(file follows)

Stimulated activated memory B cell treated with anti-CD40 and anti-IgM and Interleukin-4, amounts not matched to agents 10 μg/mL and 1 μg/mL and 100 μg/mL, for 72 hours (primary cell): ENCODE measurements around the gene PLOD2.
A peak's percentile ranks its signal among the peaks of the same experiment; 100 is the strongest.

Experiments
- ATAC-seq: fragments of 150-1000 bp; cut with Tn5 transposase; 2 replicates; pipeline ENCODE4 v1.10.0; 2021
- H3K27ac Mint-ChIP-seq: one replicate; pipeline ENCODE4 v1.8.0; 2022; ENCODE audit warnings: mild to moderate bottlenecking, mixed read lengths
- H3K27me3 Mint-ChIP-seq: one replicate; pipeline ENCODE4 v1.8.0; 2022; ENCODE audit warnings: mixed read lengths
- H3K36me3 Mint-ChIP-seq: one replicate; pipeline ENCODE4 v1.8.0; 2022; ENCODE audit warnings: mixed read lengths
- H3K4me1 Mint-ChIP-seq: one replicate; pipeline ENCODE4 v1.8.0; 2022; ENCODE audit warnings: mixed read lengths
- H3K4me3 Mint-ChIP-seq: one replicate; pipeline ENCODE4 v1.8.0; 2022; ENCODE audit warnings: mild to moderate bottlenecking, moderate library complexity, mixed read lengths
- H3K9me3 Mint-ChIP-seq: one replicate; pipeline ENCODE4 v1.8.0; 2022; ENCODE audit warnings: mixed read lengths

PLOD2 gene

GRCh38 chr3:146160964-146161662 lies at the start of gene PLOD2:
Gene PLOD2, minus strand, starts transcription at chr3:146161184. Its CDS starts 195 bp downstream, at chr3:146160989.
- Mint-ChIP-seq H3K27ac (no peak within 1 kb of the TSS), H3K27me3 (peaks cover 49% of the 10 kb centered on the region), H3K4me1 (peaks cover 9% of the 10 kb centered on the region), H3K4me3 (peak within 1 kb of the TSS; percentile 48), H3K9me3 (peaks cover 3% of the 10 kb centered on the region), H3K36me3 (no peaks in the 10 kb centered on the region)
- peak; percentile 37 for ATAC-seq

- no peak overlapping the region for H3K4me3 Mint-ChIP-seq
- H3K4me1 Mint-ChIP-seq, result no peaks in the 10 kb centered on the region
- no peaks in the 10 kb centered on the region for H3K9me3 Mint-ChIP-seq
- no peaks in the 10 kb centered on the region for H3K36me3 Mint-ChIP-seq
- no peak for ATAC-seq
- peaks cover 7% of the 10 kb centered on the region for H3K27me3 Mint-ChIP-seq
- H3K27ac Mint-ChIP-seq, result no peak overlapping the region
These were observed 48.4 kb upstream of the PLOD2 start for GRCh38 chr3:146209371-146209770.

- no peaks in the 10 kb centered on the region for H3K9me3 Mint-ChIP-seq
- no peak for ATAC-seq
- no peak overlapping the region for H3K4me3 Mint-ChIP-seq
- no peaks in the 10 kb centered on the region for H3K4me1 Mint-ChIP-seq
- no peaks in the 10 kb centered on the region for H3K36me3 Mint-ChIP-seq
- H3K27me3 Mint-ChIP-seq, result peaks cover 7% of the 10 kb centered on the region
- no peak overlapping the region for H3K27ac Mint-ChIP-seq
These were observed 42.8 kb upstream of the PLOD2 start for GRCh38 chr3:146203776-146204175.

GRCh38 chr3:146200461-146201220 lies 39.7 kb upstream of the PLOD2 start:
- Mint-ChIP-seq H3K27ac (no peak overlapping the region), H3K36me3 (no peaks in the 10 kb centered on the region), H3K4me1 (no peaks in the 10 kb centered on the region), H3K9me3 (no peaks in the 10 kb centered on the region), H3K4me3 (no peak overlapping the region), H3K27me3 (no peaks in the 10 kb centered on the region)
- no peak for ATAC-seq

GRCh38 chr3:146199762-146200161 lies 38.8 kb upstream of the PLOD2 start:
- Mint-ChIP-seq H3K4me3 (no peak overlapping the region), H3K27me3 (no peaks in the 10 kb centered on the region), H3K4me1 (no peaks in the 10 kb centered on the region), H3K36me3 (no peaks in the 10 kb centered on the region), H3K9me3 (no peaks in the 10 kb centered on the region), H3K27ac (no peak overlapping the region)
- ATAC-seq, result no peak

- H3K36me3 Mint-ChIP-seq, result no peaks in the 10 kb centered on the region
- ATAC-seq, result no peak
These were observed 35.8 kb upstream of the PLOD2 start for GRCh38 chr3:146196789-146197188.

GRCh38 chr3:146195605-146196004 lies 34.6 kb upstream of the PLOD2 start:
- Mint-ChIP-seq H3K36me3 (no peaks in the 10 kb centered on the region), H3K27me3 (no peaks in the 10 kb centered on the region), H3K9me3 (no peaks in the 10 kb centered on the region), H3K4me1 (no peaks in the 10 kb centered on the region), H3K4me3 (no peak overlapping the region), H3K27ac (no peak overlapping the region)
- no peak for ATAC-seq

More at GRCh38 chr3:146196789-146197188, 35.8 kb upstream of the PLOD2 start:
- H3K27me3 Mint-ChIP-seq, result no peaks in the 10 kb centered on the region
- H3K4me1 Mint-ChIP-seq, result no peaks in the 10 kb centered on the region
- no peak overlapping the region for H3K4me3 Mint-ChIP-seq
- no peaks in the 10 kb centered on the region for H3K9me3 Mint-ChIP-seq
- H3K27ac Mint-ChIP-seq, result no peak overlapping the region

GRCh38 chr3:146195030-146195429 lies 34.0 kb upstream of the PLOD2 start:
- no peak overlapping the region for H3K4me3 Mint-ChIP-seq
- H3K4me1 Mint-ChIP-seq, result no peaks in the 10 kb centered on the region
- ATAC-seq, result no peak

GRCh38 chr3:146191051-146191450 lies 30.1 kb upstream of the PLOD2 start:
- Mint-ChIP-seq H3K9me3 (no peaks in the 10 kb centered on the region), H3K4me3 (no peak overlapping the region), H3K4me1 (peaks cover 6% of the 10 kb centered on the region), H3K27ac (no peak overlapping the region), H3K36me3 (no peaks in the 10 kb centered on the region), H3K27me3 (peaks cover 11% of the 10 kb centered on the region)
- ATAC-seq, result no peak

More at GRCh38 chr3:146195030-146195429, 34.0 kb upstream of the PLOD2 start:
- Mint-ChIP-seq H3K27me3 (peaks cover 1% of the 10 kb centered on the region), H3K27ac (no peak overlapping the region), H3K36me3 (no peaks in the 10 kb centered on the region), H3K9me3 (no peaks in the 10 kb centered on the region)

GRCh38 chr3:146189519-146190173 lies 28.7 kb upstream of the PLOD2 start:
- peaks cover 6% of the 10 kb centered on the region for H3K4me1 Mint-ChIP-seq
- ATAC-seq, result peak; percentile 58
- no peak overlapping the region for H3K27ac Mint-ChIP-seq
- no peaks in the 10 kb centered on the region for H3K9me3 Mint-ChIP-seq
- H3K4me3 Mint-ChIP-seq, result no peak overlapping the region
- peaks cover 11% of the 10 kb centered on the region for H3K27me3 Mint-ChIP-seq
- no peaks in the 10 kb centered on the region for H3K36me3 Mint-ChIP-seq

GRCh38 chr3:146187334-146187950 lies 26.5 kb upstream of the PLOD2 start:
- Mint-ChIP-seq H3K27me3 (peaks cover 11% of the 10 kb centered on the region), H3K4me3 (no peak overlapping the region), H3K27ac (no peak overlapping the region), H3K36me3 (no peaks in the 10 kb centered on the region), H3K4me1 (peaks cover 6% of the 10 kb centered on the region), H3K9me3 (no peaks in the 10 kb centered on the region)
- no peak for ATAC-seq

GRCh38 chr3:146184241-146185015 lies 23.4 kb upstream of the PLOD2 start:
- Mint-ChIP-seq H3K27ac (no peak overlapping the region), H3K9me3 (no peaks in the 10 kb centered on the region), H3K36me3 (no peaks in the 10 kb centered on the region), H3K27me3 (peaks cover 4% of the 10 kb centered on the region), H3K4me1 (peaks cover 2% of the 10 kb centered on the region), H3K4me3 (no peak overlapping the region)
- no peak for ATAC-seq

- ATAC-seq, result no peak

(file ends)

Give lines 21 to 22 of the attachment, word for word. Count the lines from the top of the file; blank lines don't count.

- peaks cover 7% of the 10 kb centered on the region for H3K27me3 Mint-ChIP-seq
- H3K27ac Mint-ChIP-seq, result no peak overlapping the region